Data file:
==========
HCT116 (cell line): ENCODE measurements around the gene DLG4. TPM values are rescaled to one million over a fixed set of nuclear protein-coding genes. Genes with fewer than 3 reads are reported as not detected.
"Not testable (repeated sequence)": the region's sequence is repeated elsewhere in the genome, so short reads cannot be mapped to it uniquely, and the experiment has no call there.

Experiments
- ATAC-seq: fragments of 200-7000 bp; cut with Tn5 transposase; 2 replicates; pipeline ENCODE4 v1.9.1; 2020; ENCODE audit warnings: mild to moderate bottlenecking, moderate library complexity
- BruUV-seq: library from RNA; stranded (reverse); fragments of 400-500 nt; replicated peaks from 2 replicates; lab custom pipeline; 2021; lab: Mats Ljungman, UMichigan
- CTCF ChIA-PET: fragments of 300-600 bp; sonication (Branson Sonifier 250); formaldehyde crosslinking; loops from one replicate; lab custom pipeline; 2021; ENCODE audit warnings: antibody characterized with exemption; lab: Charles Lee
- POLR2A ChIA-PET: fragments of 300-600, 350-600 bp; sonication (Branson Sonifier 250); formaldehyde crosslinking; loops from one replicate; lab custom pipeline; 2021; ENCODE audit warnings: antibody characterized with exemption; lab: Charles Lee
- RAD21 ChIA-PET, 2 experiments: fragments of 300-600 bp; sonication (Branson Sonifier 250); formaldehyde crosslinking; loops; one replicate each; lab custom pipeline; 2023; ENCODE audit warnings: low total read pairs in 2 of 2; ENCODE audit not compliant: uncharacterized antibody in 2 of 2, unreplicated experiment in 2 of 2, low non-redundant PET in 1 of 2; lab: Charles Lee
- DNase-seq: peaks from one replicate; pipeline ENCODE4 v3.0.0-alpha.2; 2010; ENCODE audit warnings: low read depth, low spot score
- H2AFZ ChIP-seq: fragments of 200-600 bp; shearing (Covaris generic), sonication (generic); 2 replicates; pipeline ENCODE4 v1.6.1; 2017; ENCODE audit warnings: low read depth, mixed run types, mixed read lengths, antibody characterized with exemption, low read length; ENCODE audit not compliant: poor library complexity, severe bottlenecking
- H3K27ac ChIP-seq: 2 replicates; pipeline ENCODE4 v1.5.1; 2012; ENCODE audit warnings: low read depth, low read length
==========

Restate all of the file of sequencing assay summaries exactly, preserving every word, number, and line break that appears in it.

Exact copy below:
HCT116 (cell line): ENCODE measurements around the gene DLG4. TPM values are rescaled to one million over a fixed set of nuclear protein-coding genes. Genes with fewer than 3 reads are reported as not detected.
"Not testable (repeated sequence)": the region's sequence is repeated elsewhere in the genome, so short reads cannot be mapped to it uniquely, and the experiment has no call there.

Experiments
- ATAC-seq: fragments of 200-7000 bp; cut with Tn5 transposase; 2 replicates; pipeline ENCODE4 v1.9.1; 2020; ENCODE audit warnings: mild to moderate bottlenecking, moderate library complexity
- BruUV-seq: library from RNA; stranded (reverse); fragments of 400-500 nt; replicated peaks from 2 replicates; lab custom pipeline; 2021; lab: Mats Ljungman, UMichigan
- CTCF ChIA-PET: fragments of 300-600 bp; sonication (Branson Sonifier 250); formaldehyde crosslinking; loops from one replicate; lab custom pipeline; 2021; ENCODE audit warnings: antibody characterized with exemption; lab: Charles Lee
- POLR2A ChIA-PET: fragments of 300-600, 350-600 bp; sonication (Branson Sonifier 250); formaldehyde crosslinking; loops from one replicate; lab custom pipeline; 2021; ENCODE audit warnings: antibody characterized with exemption; lab: Charles Lee
- RAD21 ChIA-PET, 2 experiments: fragments of 300-600 bp; sonication (Branson Sonifier 250); formaldehyde crosslinking; loops; one replicate each; lab custom pipeline; 2023; ENCODE audit warnings: low total read pairs in 2 of 2; ENCODE audit not compliant: uncharacterized antibody in 2 of 2, unreplicated experiment in 2 of 2, low non-redundant PET in 1 of 2; lab: Charles Lee
- DNase-seq: peaks from one replicate; pipeline ENCODE4 v3.0.0-alpha.2; 2010; ENCODE audit warnings: low read depth, low spot score
- H2AFZ ChIP-seq: fragments of 200-600 bp; shearing (Covaris generic), sonication (generic); 2 replicates; pipeline ENCODE4 v1.6.1; 2017; ENCODE audit warnings: low read depth, mixed run types, mixed read lengths, antibody characterized with exemption, low read length; ENCODE audit not compliant: poor library complexity, severe bottlenecking
- H3K27ac ChIP-seq: 2 replicates; pipeline ENCODE4 v1.5.1; 2012; ENCODE audit warnings: low read depth, low read length